We have all had our share of boisterous students and usually remember the most challenging students.
But, do we remember the quiet ones.
We often have to think hard to recall them.
It is very easy for them to get lost in the hubbub of the classroom and school environment.
There can be many reasons for their silence.
What we need to understand is that shyness is a combination of emotions.
It can stem from fear, tension, apprehension and embarrassment.
These students need a teacher’s help to find their voice in the classroom.
Talking quietly one on one with the student to get to know them better is a great place to start.
It can be amazing what you find out about these quiet ones.
These are some strategies you can use to help these students.
These quiet ones tend to sit at the back of the group and usually don’t have a ‘go to’ person to sit beside.
Talk to them privately and ask them to sit closer to the front.
Meet with this student and ask them to name 3 people they think they would like to get to know better and have their desk placed beside.
Discretely make some seating changes to enable this student to sit beside one of their choices.
Partner or Group Work
When you are pairing students up to work together, try to pair them up with someone they have indicated on their list.
When students are asked to select a partner, allow this student to have one of the first picks when selecting their partner.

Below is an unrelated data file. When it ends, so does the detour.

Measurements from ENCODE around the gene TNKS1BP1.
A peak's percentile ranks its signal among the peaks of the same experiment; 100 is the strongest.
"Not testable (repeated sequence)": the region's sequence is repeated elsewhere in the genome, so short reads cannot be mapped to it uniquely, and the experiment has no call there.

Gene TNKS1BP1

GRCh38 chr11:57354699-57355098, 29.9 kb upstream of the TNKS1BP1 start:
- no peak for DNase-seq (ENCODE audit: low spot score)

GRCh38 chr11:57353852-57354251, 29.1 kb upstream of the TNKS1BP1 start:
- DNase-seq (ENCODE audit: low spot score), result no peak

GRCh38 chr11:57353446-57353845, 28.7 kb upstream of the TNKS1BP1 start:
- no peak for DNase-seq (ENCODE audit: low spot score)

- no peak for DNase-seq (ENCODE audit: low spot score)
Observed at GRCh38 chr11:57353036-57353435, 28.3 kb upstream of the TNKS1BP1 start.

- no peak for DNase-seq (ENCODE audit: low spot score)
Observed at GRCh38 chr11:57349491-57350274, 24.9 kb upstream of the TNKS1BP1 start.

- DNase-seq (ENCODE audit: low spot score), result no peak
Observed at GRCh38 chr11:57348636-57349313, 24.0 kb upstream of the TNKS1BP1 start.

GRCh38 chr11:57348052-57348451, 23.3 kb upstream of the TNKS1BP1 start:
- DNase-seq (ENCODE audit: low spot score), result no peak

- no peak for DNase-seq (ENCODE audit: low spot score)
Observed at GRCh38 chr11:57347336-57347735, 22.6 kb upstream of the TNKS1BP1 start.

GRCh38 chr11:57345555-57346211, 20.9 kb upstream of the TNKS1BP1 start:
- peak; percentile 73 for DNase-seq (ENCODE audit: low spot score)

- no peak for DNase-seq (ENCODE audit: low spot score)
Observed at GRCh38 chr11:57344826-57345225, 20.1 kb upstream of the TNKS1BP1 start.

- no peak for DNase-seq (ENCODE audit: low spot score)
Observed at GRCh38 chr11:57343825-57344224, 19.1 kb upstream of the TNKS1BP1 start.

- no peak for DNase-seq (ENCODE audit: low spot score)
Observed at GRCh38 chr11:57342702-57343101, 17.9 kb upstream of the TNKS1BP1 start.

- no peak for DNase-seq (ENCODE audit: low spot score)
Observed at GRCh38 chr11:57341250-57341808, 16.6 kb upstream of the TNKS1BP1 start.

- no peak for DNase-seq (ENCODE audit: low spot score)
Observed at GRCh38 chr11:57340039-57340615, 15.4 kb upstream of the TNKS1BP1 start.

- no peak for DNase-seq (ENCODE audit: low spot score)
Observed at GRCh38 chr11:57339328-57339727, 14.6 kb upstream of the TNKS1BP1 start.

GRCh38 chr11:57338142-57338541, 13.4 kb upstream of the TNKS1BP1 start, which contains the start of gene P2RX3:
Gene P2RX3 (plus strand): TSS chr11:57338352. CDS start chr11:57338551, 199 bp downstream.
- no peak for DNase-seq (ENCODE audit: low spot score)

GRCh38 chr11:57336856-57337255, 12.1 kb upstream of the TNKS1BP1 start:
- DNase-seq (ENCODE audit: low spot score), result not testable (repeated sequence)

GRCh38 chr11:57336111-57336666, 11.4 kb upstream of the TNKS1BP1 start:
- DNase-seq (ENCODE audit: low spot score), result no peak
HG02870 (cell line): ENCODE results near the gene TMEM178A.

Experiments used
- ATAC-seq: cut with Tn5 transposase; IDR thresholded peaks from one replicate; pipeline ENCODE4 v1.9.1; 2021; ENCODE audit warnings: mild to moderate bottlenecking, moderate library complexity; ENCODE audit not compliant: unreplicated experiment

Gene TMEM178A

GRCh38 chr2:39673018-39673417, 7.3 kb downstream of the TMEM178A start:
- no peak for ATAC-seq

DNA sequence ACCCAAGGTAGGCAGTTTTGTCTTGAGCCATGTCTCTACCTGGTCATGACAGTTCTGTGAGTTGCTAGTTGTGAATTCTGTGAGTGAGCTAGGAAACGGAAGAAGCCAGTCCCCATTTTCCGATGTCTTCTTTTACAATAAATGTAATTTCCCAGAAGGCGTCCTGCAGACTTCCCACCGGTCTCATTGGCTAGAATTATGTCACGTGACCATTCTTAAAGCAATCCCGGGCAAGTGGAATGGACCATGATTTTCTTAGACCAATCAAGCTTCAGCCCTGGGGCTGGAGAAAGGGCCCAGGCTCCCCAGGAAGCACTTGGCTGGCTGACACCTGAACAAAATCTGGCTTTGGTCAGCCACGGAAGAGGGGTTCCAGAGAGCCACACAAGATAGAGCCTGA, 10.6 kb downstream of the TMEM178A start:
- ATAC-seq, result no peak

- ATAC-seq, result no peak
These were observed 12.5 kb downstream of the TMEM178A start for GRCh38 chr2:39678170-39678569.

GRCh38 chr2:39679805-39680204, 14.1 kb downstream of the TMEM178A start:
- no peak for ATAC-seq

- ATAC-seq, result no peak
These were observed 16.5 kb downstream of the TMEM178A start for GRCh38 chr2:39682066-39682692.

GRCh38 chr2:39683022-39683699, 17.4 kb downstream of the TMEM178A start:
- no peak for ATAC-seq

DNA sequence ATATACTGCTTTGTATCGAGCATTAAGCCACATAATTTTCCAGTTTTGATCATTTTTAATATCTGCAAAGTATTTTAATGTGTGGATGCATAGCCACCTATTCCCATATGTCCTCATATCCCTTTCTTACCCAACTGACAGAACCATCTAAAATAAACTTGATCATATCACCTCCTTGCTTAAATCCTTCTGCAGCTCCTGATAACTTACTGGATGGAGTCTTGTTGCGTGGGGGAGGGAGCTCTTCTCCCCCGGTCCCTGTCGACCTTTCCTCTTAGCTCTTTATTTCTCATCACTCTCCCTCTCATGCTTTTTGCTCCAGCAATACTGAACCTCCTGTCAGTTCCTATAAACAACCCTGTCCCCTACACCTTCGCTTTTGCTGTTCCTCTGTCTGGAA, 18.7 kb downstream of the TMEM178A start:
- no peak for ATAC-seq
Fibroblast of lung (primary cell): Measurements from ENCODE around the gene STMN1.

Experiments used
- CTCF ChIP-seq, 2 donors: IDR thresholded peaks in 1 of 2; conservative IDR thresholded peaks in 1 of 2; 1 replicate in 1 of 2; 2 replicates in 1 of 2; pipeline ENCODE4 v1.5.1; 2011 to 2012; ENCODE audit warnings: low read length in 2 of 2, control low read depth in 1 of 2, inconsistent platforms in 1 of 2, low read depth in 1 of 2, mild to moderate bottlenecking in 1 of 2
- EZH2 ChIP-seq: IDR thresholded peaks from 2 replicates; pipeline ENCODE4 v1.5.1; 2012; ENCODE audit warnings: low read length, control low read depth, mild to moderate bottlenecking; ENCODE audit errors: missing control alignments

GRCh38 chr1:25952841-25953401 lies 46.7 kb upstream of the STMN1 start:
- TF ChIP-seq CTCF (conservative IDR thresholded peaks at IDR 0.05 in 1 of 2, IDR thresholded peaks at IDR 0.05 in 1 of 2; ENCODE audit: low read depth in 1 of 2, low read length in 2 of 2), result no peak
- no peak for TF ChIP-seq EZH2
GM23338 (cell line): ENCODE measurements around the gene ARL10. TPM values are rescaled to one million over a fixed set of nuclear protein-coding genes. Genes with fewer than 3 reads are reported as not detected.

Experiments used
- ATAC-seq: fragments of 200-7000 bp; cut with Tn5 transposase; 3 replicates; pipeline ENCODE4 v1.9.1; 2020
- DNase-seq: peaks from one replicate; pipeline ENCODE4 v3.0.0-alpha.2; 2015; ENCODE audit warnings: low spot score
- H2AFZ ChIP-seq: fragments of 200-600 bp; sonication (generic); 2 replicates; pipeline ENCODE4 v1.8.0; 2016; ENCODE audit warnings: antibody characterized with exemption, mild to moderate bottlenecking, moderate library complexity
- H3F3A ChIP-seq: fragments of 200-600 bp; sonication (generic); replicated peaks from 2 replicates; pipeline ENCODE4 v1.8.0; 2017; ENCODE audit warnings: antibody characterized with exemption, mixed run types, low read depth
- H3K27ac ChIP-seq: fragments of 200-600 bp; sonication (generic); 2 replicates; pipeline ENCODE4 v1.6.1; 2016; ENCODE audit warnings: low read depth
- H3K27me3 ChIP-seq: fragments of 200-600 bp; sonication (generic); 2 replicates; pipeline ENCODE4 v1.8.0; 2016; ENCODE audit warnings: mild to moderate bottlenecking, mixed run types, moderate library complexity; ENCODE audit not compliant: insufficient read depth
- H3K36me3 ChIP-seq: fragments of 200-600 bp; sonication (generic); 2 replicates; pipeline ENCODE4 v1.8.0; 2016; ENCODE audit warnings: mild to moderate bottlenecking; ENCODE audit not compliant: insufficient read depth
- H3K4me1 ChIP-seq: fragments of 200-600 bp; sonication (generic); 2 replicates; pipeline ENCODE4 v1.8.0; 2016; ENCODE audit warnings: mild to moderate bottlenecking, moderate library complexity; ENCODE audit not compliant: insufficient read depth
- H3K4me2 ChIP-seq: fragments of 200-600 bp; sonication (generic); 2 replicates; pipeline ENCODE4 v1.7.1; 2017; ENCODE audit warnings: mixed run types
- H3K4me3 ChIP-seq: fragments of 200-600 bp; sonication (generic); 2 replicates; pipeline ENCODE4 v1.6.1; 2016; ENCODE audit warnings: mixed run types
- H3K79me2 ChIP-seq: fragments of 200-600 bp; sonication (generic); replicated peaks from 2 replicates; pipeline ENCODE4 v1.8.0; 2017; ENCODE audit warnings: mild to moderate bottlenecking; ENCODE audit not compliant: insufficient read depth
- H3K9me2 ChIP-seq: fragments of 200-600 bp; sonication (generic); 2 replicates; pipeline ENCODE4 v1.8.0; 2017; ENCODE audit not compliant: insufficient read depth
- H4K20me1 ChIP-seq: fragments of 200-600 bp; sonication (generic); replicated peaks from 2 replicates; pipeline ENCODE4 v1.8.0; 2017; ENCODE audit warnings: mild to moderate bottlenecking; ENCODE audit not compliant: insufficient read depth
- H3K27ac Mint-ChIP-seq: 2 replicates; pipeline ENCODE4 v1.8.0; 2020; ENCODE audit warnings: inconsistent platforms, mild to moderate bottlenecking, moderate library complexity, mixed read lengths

Meet with this student to discuss a starting goal for the number of times they raise their hand and speak up in front of the class.
Prepare a simple chart for each day.
They can keep this at their desk and have them check off daily how many times they raised their hand and participated orally in the class.
Ensure the student understands that these are only goals and they can be readjusted if necessary depending on the success of the goal setting.
Point out to the student that their progress may only be seen in very small steps but celebrate any progress which will help them take positive risks and overcome obstacles.
Recess or break time can be a lonely time for these students.
There may also be another student you know who does not have a friend to play with, or socialize with and they could be paired up together.
Meet with the student briefly before a lesson or discussion and give them some time to prepare an answer, opinion or question to contribute during the lesson.
If the student is willing, have the student rehearse with a peer what they would like to say to the class during a lesson.
You can also teach them socialization skills by conducting a lesson in the classroom on how to join a group and how to accept a new member in a group.
You will want to promote inclusion and the acceptance of others in your classroom to create a safe environment for all.
The differences we see in each other should be celebrated and valued.
Shy students will slowly begin to feel they can contribute in their own way without judgement or embarrassment.
Give shy students a job to do in the classroom such as handing out supplies or collecting materials.
A job will help them further develop their social skills through the interaction with their peers and boost their confidence.
Shy students often need a longer wait time for a response when they are called upon to participate orally.
The waiting can seem like an eternity but they most often will respond if given the time to do so.
All of the strategies mentioned are ways to help shy students become more confident and social; however, it all depends on the dynamics of your classroom and most importantly, your students.
It also starts with you, the teacher, to help these quiet ones find their voices in the classroom.
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